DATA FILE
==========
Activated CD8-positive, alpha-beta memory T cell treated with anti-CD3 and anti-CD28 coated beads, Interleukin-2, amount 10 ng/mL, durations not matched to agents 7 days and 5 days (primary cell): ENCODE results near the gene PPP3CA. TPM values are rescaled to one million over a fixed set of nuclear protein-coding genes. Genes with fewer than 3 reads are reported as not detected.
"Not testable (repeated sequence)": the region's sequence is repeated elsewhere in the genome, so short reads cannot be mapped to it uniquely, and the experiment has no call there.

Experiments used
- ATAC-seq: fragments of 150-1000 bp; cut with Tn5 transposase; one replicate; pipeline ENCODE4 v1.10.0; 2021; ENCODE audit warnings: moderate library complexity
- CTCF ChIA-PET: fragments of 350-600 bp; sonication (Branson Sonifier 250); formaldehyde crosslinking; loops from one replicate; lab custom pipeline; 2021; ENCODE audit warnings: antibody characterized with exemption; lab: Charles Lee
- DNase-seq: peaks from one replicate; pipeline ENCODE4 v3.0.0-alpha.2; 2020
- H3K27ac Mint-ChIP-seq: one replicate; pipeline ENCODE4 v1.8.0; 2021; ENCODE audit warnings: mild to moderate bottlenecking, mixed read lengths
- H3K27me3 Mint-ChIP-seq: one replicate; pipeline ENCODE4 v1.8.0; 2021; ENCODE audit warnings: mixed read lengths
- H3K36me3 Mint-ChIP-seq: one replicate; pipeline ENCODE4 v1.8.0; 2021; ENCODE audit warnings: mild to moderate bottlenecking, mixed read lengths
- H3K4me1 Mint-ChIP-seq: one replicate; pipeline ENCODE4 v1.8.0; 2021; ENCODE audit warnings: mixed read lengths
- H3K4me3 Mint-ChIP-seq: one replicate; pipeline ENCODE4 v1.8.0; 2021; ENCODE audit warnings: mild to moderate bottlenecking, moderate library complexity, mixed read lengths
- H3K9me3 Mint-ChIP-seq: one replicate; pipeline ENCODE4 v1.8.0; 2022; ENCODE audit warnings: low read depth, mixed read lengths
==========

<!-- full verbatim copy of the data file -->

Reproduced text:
Activated CD8-positive, alpha-beta memory T cell treated with anti-CD3 and anti-CD28 coated beads, Interleukin-2, amount 10 ng/mL, durations not matched to agents 7 days and 5 days (primary cell): ENCODE results near the gene PPP3CA. TPM values are rescaled to one million over a fixed set of nuclear protein-coding genes. Genes with fewer than 3 reads are reported as not detected.
"Not testable (repeated sequence)": the region's sequence is repeated elsewhere in the genome, so short reads cannot be mapped to it uniquely, and the experiment has no call there.

Experiments used
- ATAC-seq: fragments of 150-1000 bp; cut with Tn5 transposase; one replicate; pipeline ENCODE4 v1.10.0; 2021; ENCODE audit warnings: moderate library complexity
- CTCF ChIA-PET: fragments of 350-600 bp; sonication (Branson Sonifier 250); formaldehyde crosslinking; loops from one replicate; lab custom pipeline; 2021; ENCODE audit warnings: antibody characterized with exemption; lab: Charles Lee
- DNase-seq: peaks from one replicate; pipeline ENCODE4 v3.0.0-alpha.2; 2020
- H3K27ac Mint-ChIP-seq: one replicate; pipeline ENCODE4 v1.8.0; 2021; ENCODE audit warnings: mild to moderate bottlenecking, mixed read lengths
- H3K27me3 Mint-ChIP-seq: one replicate; pipeline ENCODE4 v1.8.0; 2021; ENCODE audit warnings: mixed read lengths
- H3K36me3 Mint-ChIP-seq: one replicate; pipeline ENCODE4 v1.8.0; 2021; ENCODE audit warnings: mild to moderate bottlenecking, mixed read lengths
- H3K4me1 Mint-ChIP-seq: one replicate; pipeline ENCODE4 v1.8.0; 2021; ENCODE audit warnings: mixed read lengths
- H3K4me3 Mint-ChIP-seq: one replicate; pipeline ENCODE4 v1.8.0; 2021; ENCODE audit warnings: mild to moderate bottlenecking, moderate library complexity, mixed read lengths
- H3K9me3 Mint-ChIP-seq: one replicate; pipeline ENCODE4 v1.8.0; 2022; ENCODE audit warnings: low read depth, mixed read lengths